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Voter information and UK law: an overview

Detail from the cover of the 2004 London mayoral election booklet. A man with a megaphone.

Sadly, megaphone is not a valid medium for publishing election notices.

State provision of election information has always been limited in the UK. Before the 21st century there was little statutory duty to provide material for voters. But recently things have begun to change. With proposed electoral reforms in Wales and Scotland set to expand voter information in the two nations, this blog takes a look at where it is already provided in UK law.

Here at Democracy Club we work with the Electoral Commission and local authorities to run online voter information tools, both on our own sites and the Commission’s website. None of this is embodied in statute, and the Commission’s work with us is conducted under the unspecific remit of promoting “public awareness of current electoral systems”.

However, a fact often missed is that official voter information resources are already provided for English mayoral and English and Welsh Police and Crime Commissioner elections. While easily the least appreciated types of elections, Mayoral and PCC polls have offered a space for innovation in the area of voter information, offering models for emulation and improvement. Nor is this a minor detail: since the beginning of the century, millions of pounds have been spent on printed booklets and digital tools.

Postage and poll cards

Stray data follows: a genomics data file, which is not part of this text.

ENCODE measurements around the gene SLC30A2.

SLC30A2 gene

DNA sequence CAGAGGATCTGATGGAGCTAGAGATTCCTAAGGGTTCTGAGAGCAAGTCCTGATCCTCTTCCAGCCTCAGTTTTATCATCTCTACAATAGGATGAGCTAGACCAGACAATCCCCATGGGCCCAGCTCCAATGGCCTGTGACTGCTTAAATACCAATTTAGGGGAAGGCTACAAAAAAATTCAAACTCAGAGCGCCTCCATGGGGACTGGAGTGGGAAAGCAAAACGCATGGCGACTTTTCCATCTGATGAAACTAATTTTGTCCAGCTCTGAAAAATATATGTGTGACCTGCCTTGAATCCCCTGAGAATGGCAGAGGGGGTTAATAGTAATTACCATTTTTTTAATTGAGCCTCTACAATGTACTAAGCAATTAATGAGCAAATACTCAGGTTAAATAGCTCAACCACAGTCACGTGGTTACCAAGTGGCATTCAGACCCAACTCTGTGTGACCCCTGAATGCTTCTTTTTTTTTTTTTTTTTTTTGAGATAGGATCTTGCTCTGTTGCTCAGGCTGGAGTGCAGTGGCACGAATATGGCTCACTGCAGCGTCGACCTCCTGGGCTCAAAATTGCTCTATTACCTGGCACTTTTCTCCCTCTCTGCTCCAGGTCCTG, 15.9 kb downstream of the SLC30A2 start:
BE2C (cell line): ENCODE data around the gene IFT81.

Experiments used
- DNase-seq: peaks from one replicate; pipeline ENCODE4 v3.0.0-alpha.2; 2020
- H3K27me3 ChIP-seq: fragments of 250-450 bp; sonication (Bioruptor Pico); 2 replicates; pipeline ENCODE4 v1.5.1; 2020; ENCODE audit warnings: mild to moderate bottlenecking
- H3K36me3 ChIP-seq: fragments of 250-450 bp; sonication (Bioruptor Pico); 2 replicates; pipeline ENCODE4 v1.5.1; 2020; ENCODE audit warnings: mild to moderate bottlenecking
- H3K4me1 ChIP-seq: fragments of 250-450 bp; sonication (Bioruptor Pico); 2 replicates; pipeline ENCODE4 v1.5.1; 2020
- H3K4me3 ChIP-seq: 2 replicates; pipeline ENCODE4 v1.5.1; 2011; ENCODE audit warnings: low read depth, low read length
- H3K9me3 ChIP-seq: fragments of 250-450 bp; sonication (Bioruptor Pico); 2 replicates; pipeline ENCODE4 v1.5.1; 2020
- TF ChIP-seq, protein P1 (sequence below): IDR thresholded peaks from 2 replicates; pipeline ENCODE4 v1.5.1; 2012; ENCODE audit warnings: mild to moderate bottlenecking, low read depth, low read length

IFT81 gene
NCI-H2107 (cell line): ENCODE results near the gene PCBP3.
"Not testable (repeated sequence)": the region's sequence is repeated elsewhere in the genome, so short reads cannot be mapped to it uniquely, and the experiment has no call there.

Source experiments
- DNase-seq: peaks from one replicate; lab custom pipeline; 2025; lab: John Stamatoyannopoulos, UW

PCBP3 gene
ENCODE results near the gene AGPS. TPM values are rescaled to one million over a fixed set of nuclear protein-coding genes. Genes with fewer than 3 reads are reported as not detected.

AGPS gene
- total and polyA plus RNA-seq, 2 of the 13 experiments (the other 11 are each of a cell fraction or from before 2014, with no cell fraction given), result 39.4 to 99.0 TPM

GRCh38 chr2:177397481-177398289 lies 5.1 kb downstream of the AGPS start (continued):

Before 1918, the state provided no information about elections to voters beyond the statutory notice pinned to the door of the town hall, and gave no support to candidates. The 1918 Representation of the People Act changed this, entitling each candidate to free postage for a single mailshot to every voter in their constituency (since modified to allow an unaddressed communication to each address instead).1

In 1948 the official poll card was introduced, giving voters the names and date of the election, and the location of their polling station - previously this information would have been provided on poll cards issued by the parties themselves. Poll card design is fixed by legislation, and includes a small amount of space for councils to add ‘other information’ such as contact details, a web address, or map.

However, poll cards do not include information about candidates - even if they wanted to, a council would be unable to add these details, as the card is usually posted before applications to stand have closed. The card also lacks space to give context about what is actually up for election.